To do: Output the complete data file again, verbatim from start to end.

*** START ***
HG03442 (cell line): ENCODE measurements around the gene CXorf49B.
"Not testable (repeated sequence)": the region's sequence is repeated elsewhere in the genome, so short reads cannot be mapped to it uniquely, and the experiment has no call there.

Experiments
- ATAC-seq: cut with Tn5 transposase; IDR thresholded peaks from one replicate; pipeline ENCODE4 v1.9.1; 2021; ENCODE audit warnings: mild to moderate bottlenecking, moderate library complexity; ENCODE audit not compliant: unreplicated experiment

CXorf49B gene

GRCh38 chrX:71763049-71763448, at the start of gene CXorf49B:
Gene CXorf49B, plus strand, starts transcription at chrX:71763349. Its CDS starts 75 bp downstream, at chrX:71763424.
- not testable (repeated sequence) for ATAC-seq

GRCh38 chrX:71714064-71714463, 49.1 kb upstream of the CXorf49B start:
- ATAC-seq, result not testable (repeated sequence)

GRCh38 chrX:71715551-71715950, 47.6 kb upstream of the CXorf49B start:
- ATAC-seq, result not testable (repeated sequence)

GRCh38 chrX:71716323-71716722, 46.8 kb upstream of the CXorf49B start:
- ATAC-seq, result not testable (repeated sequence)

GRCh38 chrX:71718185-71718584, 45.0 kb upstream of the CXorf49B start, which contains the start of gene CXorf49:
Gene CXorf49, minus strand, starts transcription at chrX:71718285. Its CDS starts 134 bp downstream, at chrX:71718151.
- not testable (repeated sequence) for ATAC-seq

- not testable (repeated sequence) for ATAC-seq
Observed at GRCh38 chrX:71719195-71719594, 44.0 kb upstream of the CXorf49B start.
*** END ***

HG03442 (cell line): ENCODE measurements around the gene CXorf49B.
"Not testable (repeated sequence)": the region's sequence is repeated elsewhere in the genome, so short reads cannot be mapped to it uniquely, and the experiment has no call there.

Experiments
- ATAC-seq: cut with Tn5 transposase; IDR thresholded peaks from one replicate; pipeline ENCODE4 v1.9.1; 2021; ENCODE audit warnings: mild to moderate bottlenecking, moderate library complexity; ENCODE audit not compliant: unreplicated experiment

CXorf49B gene

GRCh38 chrX:71763049-71763448, at the start of gene CXorf49B:
Gene CXorf49B, plus strand, starts transcription at chrX:71763349. Its CDS starts 75 bp downstream, at chrX:71763424.
- not testable (repeated sequence) for ATAC-seq

GRCh38 chrX:71714064-71714463, 49.1 kb upstream of the CXorf49B start:
- ATAC-seq, result not testable (repeated sequence)

GRCh38 chrX:71715551-71715950, 47.6 kb upstream of the CXorf49B start:
- ATAC-seq, result not testable (repeated sequence)

GRCh38 chrX:71716323-71716722, 46.8 kb upstream of the CXorf49B start:
- ATAC-seq, result not testable (repeated sequence)

GRCh38 chrX:71718185-71718584, 45.0 kb upstream of the CXorf49B start, which contains the start of gene CXorf49:
Gene CXorf49, minus strand, starts transcription at chrX:71718285. Its CDS starts 134 bp downstream, at chrX:71718151.
- not testable (repeated sequence) for ATAC-seq

- not testable (repeated sequence) for ATAC-seq
Observed at GRCh38 chrX:71719195-71719594, 44.0 kb upstream of the CXorf49B start.